Brisk walking or hiking should be for 30 minutes a day for most people, and 60 minutes a day for people on weight-loss plans. 3
While on even surfaces, your pace should be brisk enough to cover 3 miles within 45 minutes, on uneven surfaces of hiking in nature, that may be lower to 2 miles, with nearly similar benefits.
One report revealed "At least 150 minutes of moderate aerobic activity or 75 minutes of vigorous aerobic activity a week, or an equivalent combination of moderate and vigorous aerobic activity" is optimal for cardiovascular health improvement. A hike in a natural area, twice a week, will likely match these requirements.
Target Heart Rate
Target Heart rate is the heart rate range you will benefit most from during exercise. If it is too high, you may be over-training which will damage yourself. If it is too little, your workouts will not benefit you. 4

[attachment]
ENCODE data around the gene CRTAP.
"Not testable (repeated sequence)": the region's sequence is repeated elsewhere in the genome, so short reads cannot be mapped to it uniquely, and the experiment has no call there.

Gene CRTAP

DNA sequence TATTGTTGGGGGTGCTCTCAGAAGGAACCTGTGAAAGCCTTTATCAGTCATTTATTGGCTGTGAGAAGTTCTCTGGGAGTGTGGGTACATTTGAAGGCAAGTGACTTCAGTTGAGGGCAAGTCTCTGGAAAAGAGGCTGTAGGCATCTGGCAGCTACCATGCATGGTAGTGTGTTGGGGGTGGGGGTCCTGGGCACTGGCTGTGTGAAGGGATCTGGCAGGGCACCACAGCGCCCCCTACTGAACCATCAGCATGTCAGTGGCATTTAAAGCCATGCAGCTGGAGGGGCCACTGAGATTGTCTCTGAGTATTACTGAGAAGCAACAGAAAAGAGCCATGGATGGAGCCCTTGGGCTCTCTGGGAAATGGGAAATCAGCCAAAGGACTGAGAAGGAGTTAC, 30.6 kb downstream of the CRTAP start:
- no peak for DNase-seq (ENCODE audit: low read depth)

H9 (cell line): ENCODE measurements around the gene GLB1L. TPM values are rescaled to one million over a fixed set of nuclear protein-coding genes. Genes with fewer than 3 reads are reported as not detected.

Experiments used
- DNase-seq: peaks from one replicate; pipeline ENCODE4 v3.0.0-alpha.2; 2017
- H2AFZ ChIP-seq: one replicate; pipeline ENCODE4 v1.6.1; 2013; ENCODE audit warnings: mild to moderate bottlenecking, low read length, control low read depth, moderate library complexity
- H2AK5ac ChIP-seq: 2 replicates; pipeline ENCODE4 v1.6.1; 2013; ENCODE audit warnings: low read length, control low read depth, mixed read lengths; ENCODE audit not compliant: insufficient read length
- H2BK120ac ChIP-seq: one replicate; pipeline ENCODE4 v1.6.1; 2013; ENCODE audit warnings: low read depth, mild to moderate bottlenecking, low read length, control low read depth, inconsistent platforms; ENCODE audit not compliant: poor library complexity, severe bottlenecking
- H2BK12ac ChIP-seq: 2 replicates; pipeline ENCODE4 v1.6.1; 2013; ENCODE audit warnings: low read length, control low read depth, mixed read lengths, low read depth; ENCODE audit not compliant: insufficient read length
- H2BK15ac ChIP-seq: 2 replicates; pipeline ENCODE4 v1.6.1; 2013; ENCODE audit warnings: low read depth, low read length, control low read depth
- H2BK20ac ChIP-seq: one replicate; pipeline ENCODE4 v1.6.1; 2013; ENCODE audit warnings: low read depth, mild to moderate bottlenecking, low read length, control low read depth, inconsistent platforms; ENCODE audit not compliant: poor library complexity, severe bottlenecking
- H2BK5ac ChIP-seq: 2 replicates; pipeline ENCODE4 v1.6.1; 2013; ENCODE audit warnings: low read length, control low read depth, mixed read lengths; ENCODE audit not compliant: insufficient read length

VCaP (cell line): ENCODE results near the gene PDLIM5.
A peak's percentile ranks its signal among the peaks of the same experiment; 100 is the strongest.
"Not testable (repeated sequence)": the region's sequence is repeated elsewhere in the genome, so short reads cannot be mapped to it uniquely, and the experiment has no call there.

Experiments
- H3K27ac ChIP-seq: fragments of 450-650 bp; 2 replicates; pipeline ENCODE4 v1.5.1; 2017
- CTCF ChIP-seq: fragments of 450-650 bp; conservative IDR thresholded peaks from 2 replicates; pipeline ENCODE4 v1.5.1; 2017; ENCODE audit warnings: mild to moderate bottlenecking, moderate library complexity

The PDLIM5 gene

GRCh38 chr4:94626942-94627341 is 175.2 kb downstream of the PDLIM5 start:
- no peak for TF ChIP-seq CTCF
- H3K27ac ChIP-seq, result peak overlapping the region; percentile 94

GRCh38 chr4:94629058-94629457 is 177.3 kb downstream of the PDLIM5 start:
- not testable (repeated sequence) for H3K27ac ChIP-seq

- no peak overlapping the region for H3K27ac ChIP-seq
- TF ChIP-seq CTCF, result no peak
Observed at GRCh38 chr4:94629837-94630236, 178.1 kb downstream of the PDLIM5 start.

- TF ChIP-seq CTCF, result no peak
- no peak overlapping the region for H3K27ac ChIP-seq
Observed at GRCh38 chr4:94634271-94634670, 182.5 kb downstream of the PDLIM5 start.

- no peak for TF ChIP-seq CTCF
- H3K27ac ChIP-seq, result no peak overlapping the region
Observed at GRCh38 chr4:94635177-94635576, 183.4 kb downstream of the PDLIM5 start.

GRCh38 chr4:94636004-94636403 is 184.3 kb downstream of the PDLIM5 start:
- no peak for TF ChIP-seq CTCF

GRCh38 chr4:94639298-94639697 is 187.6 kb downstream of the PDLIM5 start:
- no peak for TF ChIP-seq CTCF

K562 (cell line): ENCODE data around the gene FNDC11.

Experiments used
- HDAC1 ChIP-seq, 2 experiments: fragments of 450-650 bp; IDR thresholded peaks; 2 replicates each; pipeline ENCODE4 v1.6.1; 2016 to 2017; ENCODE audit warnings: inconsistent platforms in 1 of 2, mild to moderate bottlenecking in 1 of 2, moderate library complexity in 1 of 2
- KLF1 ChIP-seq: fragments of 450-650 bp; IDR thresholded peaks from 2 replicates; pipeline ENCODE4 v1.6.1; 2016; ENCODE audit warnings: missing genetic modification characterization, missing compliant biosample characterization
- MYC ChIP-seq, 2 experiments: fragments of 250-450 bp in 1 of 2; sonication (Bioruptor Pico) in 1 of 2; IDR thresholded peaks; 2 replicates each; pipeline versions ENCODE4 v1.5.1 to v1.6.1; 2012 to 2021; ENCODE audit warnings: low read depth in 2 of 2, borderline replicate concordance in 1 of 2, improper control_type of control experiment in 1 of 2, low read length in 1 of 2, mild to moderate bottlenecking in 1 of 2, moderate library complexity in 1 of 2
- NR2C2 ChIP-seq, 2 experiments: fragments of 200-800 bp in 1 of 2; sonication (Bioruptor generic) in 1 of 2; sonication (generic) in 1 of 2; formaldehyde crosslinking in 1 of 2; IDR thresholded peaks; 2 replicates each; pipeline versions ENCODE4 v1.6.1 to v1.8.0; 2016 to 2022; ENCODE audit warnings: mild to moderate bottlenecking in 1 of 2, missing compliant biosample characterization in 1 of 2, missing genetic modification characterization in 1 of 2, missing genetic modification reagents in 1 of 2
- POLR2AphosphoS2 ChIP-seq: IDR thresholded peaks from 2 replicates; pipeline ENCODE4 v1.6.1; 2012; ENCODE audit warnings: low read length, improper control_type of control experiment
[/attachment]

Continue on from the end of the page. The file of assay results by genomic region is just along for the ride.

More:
Calculate: Find your maximum heart rate -- the fastest your heart should beat during activity. The simplest method: You can estimate your maximum heart rate by subtracting your age from 220. A 50-year-old would subtract 50 from 220 for a maximum heart rate of 170. 5
Ideally, moderate exercise, should lead your target heart rate to 50 and 70 percent of your maximum heart rate. If it is vigorous exercise, it should be no more than 70-85% of your maximum. 4
Your heart rate will be higher for higher altitudes. This is natural, as your heart is working harder to process thinner air.
Choice of trails
Consider natural trails in either forest service areas, or large county parks. These paths are typically unpaved, and have the varying terrain needed for your added muscle use. If you can choose trails with an average 5% grade or better, you'll benefit more from the incline.